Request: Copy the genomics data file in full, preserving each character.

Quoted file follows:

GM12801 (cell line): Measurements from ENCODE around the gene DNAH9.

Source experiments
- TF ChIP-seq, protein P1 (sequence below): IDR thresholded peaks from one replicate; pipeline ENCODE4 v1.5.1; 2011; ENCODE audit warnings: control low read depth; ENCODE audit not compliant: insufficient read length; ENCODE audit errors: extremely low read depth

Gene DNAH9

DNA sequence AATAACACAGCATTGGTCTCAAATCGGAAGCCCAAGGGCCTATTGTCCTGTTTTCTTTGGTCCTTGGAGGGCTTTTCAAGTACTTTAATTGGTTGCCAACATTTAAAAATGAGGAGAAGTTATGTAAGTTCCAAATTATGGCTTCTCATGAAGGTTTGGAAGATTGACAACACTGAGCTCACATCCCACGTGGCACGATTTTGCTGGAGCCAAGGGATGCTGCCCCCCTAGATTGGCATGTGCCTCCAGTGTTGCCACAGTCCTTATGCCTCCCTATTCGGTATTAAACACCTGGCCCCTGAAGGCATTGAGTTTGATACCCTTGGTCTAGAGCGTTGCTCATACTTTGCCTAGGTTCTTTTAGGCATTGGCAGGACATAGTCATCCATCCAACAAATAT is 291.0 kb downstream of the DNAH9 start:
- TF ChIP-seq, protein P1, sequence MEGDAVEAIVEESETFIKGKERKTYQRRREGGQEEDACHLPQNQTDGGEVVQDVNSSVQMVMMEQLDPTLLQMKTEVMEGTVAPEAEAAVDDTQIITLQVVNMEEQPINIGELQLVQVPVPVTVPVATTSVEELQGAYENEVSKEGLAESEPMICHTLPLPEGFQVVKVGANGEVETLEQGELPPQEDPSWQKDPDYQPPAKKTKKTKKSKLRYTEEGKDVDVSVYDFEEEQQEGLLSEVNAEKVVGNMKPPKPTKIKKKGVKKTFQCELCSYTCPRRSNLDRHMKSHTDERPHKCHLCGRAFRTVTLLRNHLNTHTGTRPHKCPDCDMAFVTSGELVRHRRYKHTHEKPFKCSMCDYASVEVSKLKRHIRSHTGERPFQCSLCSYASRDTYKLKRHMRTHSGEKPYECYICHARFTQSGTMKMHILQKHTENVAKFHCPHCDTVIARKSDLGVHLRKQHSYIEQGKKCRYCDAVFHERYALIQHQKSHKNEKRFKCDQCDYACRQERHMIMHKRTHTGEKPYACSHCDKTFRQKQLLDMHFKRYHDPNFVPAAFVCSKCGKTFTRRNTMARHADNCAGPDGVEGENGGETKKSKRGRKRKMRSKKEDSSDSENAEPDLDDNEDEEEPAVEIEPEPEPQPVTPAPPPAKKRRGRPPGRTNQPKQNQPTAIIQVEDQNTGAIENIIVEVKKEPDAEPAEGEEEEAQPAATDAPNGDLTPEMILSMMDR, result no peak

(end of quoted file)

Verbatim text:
GM12801 (cell line): Measurements from ENCODE around the gene DNAH9.

Source experiments
- TF ChIP-seq, protein P1 (sequence below): IDR thresholded peaks from one replicate; pipeline ENCODE4 v1.5.1; 2011; ENCODE audit warnings: control low read depth; ENCODE audit not compliant: insufficient read length; ENCODE audit errors: extremely low read depth

Gene DNAH9

DNA sequence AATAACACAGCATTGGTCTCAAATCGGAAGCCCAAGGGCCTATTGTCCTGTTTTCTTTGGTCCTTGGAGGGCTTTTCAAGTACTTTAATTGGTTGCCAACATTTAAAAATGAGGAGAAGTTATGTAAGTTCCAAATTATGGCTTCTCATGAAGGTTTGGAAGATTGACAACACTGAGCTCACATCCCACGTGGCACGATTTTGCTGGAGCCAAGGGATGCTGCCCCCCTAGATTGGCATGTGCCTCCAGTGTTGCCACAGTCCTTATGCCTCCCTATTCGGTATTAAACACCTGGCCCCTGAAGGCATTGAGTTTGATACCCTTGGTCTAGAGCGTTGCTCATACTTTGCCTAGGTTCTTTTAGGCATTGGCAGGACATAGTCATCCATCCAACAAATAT is 291.0 kb downstream of the DNAH9 start:
- TF ChIP-seq, protein P1, sequence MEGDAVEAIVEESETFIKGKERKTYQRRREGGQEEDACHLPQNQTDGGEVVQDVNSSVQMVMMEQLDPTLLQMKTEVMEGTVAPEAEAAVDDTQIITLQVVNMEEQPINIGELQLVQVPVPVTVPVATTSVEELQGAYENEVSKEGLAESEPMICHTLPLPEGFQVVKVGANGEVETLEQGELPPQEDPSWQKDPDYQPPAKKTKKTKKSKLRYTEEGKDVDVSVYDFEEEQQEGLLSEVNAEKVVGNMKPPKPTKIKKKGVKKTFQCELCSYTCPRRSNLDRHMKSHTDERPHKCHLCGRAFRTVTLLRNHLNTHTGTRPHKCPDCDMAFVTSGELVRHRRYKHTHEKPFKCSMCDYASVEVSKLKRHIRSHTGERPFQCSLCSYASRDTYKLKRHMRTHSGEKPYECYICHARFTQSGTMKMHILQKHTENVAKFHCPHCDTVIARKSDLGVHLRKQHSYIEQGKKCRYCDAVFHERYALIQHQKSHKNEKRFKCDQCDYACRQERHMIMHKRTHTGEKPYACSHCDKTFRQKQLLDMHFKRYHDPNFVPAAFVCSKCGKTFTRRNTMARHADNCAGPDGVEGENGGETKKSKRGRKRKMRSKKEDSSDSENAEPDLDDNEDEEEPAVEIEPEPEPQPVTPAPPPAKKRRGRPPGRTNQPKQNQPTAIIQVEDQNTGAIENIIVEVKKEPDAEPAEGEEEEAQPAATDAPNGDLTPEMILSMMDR, result no peak